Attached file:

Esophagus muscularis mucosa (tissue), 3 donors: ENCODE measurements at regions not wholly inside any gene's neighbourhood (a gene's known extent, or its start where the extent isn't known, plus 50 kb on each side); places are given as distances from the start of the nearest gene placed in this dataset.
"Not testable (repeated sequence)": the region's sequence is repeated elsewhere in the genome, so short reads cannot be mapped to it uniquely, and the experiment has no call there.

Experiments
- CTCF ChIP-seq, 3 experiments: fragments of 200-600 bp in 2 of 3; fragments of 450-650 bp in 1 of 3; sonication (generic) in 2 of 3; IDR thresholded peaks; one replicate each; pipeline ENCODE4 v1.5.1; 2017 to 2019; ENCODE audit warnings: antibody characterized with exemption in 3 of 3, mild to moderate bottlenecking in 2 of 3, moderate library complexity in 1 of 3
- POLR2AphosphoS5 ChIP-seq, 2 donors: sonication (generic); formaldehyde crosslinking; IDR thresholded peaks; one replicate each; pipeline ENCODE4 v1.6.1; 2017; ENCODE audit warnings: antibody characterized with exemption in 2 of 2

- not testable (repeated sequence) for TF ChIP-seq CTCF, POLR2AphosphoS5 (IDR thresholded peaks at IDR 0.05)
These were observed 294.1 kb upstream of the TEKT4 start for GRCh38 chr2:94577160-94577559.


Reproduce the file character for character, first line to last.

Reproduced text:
Esophagus muscularis mucosa (tissue), 3 donors: ENCODE measurements at regions not wholly inside any gene's neighbourhood (a gene's known extent, or its start where the extent isn't known, plus 50 kb on each side); places are given as distances from the start of the nearest gene placed in this dataset.
"Not testable (repeated sequence)": the region's sequence is repeated elsewhere in the genome, so short reads cannot be mapped to it uniquely, and the experiment has no call there.

Experiments
- CTCF ChIP-seq, 3 experiments: fragments of 200-600 bp in 2 of 3; fragments of 450-650 bp in 1 of 3; sonication (generic) in 2 of 3; IDR thresholded peaks; one replicate each; pipeline ENCODE4 v1.5.1; 2017 to 2019; ENCODE audit warnings: antibody characterized with exemption in 3 of 3, mild to moderate bottlenecking in 2 of 3, moderate library complexity in 1 of 3
- POLR2AphosphoS5 ChIP-seq, 2 donors: sonication (generic); formaldehyde crosslinking; IDR thresholded peaks; one replicate each; pipeline ENCODE4 v1.6.1; 2017; ENCODE audit warnings: antibody characterized with exemption in 2 of 2

- not testable (repeated sequence) for TF ChIP-seq CTCF, POLR2AphosphoS5 (IDR thresholded peaks at IDR 0.05)
These were observed 294.1 kb upstream of the TEKT4 start for GRCh38 chr2:94577160-94577559.